Blackstrap molasses is wintertime ingredient magic. The thick, rich, gooey sweetener is to sugar what stout is to beer.
I like the flavor it adds to homey comfort foods such as baked beans, brown bread, mashed sweet potatoes, cooked carrots, gingerbread, cookies and many others. Better still, this sweetener actually contributes valuable nutrients to your diet.
Exactly what is blackstrap molasses? Its the black-brown liquid byproduct thats produced when sugar cane is refined to make table sugar.
Its old timey the brand in my pantry is called Grandmas. Molasses was a household staple years ago because it was cheaper than white sugar.
Its use in the U.S. dates back to colonial times when molasses was imported from the Caribbean. It was used to make rum and functioned like currency in the Atlantic slave trade.
And in case youre wondering, theres more than one form of molasses. The most nutritious is blackstrap.
Blackstrap molasses is a rich source of iron, calcium, manganese, potassium and several other vitamins and minerals. Other varieties of molasses, including British treacle, vary in color from light gold to dark brown.
A close cousin is sorghum, a familiar food in the Old South. Sweet sorghum is a tall grass processed in a similar way that sugar cane is used to make molasses.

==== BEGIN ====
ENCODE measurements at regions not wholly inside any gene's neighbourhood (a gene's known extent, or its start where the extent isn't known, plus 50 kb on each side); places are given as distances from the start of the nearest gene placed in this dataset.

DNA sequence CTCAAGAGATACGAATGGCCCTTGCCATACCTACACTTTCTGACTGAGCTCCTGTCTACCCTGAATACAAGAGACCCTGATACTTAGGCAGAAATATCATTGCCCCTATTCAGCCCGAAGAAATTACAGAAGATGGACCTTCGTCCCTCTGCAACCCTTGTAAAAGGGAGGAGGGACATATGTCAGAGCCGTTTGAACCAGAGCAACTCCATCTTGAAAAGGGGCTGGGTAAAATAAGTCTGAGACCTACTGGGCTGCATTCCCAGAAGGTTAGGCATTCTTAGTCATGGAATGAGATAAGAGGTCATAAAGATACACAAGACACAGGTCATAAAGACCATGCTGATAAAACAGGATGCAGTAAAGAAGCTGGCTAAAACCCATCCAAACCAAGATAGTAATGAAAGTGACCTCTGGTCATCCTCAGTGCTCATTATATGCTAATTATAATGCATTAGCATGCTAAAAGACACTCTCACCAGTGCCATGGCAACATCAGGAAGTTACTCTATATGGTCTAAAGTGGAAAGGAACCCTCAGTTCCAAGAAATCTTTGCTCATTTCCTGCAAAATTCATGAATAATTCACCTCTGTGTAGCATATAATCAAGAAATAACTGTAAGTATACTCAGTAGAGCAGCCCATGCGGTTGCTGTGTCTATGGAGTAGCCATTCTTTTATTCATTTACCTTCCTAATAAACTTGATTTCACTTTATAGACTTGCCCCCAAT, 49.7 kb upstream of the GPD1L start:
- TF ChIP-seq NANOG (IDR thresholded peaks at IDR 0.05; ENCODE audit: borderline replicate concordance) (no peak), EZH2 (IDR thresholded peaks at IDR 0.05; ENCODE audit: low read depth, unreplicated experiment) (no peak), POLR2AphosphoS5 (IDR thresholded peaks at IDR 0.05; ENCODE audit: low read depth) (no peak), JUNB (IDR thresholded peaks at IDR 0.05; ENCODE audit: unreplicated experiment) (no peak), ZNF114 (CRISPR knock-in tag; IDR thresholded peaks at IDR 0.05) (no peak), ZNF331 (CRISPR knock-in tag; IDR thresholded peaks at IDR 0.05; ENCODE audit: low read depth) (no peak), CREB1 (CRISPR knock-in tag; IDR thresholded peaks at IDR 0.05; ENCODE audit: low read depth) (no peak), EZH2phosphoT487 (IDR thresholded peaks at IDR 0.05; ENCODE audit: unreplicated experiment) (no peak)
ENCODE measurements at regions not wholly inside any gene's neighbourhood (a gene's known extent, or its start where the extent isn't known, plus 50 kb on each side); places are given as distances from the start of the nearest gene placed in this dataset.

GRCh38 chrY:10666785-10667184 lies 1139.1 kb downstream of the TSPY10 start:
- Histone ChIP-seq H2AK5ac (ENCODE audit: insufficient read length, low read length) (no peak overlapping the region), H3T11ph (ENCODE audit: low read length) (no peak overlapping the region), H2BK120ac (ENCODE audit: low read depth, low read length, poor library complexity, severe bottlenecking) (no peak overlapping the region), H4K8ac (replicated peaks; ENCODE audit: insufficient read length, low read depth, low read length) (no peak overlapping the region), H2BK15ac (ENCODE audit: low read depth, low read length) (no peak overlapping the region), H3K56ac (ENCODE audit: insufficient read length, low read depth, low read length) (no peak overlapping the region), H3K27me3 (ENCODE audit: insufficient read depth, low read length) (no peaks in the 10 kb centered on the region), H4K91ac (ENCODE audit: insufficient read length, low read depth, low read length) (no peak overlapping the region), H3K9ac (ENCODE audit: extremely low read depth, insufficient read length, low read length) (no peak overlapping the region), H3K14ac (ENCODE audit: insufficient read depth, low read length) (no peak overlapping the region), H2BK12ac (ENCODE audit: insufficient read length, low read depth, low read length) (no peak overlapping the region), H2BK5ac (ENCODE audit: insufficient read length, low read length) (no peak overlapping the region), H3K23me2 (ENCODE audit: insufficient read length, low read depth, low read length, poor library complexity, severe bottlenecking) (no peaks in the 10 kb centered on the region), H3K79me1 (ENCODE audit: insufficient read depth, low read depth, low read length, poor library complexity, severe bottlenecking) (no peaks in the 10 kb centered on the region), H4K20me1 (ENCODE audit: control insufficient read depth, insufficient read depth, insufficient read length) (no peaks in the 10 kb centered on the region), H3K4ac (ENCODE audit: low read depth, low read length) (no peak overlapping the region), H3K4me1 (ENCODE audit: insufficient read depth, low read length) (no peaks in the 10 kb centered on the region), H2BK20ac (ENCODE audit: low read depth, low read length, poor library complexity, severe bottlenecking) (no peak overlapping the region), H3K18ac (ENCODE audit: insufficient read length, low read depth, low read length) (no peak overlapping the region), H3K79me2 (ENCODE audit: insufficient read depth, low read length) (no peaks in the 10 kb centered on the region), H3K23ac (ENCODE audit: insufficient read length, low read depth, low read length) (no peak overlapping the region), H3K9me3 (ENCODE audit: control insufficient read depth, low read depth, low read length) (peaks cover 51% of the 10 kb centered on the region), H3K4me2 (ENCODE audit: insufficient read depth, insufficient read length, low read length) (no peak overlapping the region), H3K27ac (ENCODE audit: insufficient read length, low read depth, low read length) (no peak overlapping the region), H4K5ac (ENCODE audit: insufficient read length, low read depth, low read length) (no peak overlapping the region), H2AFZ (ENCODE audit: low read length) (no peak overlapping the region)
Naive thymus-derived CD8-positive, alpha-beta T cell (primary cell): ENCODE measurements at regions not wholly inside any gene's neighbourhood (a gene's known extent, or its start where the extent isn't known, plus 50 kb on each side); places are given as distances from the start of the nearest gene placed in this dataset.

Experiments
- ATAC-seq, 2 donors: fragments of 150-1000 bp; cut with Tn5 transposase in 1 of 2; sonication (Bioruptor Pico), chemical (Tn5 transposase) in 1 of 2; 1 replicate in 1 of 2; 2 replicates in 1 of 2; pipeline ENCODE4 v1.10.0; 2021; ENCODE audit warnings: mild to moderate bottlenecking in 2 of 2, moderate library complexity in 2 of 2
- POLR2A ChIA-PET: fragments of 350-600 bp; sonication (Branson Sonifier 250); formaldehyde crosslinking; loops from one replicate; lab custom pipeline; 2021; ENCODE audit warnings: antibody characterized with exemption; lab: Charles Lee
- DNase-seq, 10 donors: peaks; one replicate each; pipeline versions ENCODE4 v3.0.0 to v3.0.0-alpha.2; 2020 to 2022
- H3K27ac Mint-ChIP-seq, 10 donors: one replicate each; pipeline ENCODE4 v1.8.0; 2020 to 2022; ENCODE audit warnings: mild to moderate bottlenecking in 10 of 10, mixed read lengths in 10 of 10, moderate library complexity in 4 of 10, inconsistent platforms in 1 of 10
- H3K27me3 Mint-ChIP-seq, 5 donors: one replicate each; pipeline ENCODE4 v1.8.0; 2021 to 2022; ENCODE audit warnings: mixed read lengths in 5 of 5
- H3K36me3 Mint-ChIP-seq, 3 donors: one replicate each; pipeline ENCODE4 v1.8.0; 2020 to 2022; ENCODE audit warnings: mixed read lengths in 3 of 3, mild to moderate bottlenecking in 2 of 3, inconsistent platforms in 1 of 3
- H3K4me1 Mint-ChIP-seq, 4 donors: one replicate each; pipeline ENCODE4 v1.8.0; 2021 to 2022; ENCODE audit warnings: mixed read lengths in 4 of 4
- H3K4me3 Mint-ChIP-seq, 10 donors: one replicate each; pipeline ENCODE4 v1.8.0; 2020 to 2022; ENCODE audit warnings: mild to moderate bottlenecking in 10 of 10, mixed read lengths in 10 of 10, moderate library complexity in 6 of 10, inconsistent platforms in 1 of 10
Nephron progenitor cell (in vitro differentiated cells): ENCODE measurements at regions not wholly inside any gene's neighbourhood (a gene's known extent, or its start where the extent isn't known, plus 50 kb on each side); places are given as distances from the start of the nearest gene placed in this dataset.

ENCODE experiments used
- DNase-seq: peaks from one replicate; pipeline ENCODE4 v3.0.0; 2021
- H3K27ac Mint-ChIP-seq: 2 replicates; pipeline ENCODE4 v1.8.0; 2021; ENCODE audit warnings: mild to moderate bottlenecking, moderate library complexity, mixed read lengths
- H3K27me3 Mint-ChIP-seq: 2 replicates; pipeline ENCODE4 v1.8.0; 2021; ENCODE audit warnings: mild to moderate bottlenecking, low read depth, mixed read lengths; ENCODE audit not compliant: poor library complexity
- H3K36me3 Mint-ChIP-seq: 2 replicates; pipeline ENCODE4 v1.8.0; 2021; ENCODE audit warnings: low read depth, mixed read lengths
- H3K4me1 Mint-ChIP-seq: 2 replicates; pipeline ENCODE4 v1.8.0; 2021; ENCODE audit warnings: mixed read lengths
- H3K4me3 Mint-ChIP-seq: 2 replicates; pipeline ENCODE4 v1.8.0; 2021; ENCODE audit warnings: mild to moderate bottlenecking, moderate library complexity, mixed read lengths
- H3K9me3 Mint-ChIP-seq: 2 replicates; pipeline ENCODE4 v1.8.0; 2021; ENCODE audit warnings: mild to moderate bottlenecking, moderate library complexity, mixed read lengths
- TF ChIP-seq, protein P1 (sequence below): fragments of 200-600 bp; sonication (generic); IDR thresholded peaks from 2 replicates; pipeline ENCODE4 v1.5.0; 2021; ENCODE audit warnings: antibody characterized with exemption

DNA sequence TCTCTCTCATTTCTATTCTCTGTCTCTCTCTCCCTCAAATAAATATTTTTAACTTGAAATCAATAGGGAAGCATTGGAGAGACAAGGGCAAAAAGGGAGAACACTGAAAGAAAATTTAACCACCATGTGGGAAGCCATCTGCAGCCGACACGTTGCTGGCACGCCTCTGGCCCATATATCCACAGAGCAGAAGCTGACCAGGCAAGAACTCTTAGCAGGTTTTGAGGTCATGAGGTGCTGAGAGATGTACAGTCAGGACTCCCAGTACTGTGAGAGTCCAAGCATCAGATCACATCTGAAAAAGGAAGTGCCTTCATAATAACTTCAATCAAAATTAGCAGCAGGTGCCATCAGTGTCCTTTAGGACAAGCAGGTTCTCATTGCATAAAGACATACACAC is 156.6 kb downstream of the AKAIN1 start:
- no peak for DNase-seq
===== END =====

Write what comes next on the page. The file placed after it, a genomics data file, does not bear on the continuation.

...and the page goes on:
The syrup is lighter and was traditionally eaten on biscuits and pancakes. Ive bought it at a country store on U.S. 321 just south of Blowing Rock.
For flavor and nutrition, though, I like blackstrap molasses the best.
My current favorite way to use it resulted from a recent visit to Rockport, a small fishing community on Cape Ann in Massachusetts. Its the home of anadama bread, delicious yeast bread made with cornmeal, molasses and flour.
You can find recipes for it on the Web, like my husband did, and hes still on an anadama bread baking tear. It freezes well, so you can bake an extra loaf to keep on hand.
Surf the Web for other interesting ways to use molasses, too. A few examples include pumpkin ginger bread, oatmeal molasses cookies, barbecued lentils, acorn squash with rice, pineapple and molasses, and Southern cooked greens with molasses.
Now that I think of it, maybe that sticky stuff on the first Tar Heel could have been molasses.
Suzanne Havala Hobbs is a licensed, registered dietitian and clinical associate professor in the Departments of Health Policy and Management and Nutrition in the UNC Gillings School of Global Public Health. Send questions and comments to firstname.lastname@example.org and follow her on Twitter, @suzannehobbs.